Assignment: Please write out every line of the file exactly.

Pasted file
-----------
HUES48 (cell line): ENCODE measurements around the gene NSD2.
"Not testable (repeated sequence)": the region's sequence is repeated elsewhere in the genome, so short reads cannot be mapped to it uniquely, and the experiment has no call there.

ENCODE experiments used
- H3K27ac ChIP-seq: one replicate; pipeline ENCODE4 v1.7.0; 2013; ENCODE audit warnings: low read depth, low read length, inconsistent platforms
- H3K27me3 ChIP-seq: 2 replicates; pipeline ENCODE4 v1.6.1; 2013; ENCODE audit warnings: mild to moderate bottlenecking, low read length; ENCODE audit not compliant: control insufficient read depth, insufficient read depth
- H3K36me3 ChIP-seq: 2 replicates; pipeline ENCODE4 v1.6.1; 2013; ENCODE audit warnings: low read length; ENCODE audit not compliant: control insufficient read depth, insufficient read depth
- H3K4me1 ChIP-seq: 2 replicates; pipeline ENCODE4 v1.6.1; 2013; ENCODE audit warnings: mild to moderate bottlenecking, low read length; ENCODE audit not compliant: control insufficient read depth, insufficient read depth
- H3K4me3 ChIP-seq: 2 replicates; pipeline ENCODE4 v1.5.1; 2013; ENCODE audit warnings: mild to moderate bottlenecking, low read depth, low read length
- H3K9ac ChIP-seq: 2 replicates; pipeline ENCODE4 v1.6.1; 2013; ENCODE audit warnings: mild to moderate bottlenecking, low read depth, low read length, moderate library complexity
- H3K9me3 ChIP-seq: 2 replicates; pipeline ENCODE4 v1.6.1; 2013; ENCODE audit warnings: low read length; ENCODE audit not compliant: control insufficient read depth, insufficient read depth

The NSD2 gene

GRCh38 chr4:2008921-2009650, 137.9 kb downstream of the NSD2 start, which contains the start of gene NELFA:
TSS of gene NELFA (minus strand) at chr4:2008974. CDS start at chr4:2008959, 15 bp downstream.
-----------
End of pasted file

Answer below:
HUES48 (cell line): ENCODE measurements around the gene NSD2.
"Not testable (repeated sequence)": the region's sequence is repeated elsewhere in the genome, so short reads cannot be mapped to it uniquely, and the experiment has no call there.

ENCODE experiments used
- H3K27ac ChIP-seq: one replicate; pipeline ENCODE4 v1.7.0; 2013; ENCODE audit warnings: low read depth, low read length, inconsistent platforms
- H3K27me3 ChIP-seq: 2 replicates; pipeline ENCODE4 v1.6.1; 2013; ENCODE audit warnings: mild to moderate bottlenecking, low read length; ENCODE audit not compliant: control insufficient read depth, insufficient read depth
- H3K36me3 ChIP-seq: 2 replicates; pipeline ENCODE4 v1.6.1; 2013; ENCODE audit warnings: low read length; ENCODE audit not compliant: control insufficient read depth, insufficient read depth
- H3K4me1 ChIP-seq: 2 replicates; pipeline ENCODE4 v1.6.1; 2013; ENCODE audit warnings: mild to moderate bottlenecking, low read length; ENCODE audit not compliant: control insufficient read depth, insufficient read depth
- H3K4me3 ChIP-seq: 2 replicates; pipeline ENCODE4 v1.5.1; 2013; ENCODE audit warnings: mild to moderate bottlenecking, low read depth, low read length
- H3K9ac ChIP-seq: 2 replicates; pipeline ENCODE4 v1.6.1; 2013; ENCODE audit warnings: mild to moderate bottlenecking, low read depth, low read length, moderate library complexity
- H3K9me3 ChIP-seq: 2 replicates; pipeline ENCODE4 v1.6.1; 2013; ENCODE audit warnings: low read length; ENCODE audit not compliant: control insufficient read depth, insufficient read depth

The NSD2 gene

GRCh38 chr4:2008921-2009650, 137.9 kb downstream of the NSD2 start, which contains the start of gene NELFA:
TSS of gene NELFA (minus strand) at chr4:2008974. CDS start at chr4:2008959, 15 bp downstream.